Objectives Family caregivers of children who depend on medical technology (CMT) provide highly skilled care up to 24 hours per day. Sleep disruption places family caregivers at risk for poor health and related outcomes that threaten their long-term caregiving capacity. Few studies exist that have measured sleep in family caregivers, and most have relied entirely on subjective measures.
Methods In a prospective cohort study, family caregivers of CMT (n=42) and caregivers of healthy children (n=43) were recruited. Actigraphy data and a concurrent sleep diary were collected for 6 days/7 nights. Measures of sleep quality, depression, sleepiness, fatigue and quality of life were also administered.
Results Family caregivers of CMT averaged fewer hours of sleep per night (mean (SD)) (6.56 ± 1.4 vs 7.21 ± 0.6, p=0.02) of poorer quality (7.75 ± 2.9 vs 5.45 ± 2.8, p<0.01) than the control group. Three times as many family caregivers of CMT scored in the range for significant depressive symptomatology (12(33%) vs 4(10%), p=0.01) and experienced excessive daytime sleepiness (16(38%) vs 5(12%), p<0.01). Fatigue was also more problematic among family caregivers of CMT (22.12 ± 9.1 vs 17.44 ± 9.0, p=0.02).
Conclusions Family caregivers of CMT are at risk of acute and chronic sleep deprivation, psychological distress and impaired daytime function that may threaten their capacity for sustained caregiving. Family caregivers of CMT may be important targets for screening for sleep disorders and the development of novel sleep-promoting interventions.
- children with medical complexity
- home care
- sleep deprivation
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Contributors KK conceptualised and designed the study, drafted the initial manuscript, reviewed and revised the manuscript and approved the final manuscript as submitted. EC and KS conceptualised and designed the study, reviewed and revised the manuscript and approved the final manuscript as submitted. RS conceptualised and designed the study, reviewed and revised the initial and subsequent drafts of manuscript and approved the final manuscript as submitted. EP advised on the study design and data analysis, reviewed and revised the manuscript and approved the final manuscript as submitted.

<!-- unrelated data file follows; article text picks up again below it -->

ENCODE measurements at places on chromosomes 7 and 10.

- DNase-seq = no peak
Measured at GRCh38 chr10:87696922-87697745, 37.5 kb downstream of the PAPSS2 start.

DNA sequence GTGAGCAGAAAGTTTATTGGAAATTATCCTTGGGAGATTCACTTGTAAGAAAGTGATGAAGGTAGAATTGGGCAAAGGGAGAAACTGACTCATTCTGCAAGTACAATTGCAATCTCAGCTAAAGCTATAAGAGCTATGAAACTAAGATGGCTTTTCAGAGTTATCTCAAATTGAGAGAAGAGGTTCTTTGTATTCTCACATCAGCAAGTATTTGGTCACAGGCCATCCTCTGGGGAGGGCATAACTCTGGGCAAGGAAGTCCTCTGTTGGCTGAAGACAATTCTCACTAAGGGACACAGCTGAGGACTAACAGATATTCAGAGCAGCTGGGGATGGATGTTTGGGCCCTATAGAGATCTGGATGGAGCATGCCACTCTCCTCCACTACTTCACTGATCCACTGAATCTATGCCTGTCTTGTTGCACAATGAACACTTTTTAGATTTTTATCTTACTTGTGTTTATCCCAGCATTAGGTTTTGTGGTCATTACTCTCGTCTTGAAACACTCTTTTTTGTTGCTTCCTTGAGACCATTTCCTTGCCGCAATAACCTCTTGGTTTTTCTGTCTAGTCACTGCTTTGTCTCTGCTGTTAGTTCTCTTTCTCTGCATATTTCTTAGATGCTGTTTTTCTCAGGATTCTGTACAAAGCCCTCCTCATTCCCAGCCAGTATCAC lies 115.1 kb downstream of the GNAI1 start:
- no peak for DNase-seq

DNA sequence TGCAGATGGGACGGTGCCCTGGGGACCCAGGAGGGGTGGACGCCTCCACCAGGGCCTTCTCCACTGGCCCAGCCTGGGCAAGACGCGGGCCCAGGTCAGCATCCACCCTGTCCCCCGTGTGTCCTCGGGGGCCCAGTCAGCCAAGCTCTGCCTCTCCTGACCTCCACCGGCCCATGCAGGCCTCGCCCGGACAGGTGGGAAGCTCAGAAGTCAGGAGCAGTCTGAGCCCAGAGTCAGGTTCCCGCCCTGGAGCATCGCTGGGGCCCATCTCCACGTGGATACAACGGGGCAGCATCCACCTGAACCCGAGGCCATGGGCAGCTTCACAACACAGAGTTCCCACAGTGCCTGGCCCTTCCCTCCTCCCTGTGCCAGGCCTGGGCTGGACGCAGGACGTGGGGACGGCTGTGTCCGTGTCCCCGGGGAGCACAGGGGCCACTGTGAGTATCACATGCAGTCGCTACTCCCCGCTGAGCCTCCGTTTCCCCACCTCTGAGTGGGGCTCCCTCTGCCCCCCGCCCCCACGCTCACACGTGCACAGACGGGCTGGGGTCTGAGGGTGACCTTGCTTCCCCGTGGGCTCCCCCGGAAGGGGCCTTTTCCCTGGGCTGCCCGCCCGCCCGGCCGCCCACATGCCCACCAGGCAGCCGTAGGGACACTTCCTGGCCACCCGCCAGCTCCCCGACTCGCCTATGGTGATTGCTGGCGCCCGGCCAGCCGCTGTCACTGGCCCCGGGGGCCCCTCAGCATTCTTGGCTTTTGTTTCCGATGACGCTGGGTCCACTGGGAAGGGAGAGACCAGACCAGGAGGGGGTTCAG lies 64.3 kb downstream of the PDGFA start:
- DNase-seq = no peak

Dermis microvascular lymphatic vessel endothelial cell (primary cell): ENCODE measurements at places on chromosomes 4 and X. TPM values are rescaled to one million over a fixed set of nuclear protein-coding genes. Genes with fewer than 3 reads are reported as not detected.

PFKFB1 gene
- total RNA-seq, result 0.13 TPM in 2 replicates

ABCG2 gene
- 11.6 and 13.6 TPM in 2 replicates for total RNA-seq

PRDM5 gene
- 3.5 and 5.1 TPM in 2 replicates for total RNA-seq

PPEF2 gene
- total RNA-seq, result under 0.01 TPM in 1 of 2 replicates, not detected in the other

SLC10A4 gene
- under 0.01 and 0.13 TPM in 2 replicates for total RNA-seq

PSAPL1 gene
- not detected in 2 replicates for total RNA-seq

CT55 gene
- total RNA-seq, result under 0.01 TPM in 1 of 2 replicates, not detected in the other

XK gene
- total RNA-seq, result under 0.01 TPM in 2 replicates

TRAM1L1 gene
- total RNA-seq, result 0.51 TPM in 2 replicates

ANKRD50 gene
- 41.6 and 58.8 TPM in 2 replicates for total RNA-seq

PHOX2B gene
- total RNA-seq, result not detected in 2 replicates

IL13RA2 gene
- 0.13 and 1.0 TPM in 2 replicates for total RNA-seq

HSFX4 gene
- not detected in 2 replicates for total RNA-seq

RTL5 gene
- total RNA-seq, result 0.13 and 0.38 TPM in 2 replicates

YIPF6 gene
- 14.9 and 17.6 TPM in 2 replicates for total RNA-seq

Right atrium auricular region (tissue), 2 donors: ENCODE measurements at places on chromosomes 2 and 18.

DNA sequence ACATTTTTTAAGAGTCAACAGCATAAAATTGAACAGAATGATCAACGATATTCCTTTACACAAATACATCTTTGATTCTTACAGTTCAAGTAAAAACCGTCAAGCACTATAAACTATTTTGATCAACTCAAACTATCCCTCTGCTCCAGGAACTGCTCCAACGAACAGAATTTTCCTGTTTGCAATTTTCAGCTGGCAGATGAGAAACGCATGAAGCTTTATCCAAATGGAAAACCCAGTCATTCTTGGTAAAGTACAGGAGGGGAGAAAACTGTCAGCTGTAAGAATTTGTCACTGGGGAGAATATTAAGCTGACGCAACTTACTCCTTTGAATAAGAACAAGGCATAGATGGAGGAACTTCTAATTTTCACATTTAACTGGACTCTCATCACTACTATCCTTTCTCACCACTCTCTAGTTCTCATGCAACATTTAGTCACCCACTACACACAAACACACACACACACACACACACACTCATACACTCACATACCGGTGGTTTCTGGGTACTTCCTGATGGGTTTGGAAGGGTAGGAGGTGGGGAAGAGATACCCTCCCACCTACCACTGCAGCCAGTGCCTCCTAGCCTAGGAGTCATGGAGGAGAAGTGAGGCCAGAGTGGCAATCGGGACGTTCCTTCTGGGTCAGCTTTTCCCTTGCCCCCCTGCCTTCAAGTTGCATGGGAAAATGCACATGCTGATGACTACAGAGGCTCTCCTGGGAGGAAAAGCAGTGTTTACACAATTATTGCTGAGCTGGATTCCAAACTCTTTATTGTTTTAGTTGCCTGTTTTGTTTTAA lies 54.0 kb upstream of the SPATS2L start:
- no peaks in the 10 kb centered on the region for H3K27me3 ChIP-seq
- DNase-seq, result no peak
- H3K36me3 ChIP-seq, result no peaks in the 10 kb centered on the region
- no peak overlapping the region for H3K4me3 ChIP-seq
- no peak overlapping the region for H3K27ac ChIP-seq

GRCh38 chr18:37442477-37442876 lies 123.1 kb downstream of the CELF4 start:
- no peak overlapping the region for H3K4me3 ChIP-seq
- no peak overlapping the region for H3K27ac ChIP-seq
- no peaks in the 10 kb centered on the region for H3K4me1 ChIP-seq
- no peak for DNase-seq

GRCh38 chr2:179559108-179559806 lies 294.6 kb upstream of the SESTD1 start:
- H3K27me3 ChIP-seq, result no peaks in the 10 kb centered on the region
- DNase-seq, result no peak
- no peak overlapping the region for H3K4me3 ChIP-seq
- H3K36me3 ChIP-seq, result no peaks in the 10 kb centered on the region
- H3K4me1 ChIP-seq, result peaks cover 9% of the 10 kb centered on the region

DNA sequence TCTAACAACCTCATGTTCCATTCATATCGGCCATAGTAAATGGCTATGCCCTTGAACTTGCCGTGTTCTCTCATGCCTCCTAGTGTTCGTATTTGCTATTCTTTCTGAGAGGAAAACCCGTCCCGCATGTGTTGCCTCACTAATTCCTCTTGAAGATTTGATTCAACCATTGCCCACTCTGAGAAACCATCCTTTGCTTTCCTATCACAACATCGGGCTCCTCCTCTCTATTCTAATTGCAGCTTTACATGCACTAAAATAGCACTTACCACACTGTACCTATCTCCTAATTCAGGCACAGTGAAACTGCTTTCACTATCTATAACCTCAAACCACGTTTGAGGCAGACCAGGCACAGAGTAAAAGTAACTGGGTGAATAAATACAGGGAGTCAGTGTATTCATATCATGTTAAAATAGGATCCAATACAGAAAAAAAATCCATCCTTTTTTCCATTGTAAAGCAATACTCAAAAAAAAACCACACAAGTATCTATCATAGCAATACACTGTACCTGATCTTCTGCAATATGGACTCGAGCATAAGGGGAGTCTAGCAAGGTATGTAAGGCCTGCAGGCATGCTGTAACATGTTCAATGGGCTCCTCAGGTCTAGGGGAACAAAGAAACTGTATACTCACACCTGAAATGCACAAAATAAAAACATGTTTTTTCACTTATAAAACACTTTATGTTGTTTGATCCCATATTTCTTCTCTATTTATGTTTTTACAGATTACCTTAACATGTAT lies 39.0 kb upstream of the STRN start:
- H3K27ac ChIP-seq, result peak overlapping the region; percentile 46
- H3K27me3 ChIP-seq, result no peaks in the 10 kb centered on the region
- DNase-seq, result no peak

Funding Krista Keilty was supported by The Canadian Lung Association; The Ontario Lung Association; The Janis Rotman Fellowship for Innovation in Paediatric Homecare, SickKids Foundation; Canadian Institutes for Health Research- Team Grant: Better Nights and Better Days and -Team Grant: Sleep and Circadian Rhythms. Eyal Cohen was supported by grant funding from the Canadian Institutes for Health Research (FDN-143315). Robyn Stremler was supported by a Canadian Institutes of Health Research New Investigator Award and an Ontario Ministry of Research and Innovation Early Researcher Award.
Competing interests None declared.
Ethics approval Institutional Review Board.
Provenance and peer review Not commissioned; externally peer reviewed.
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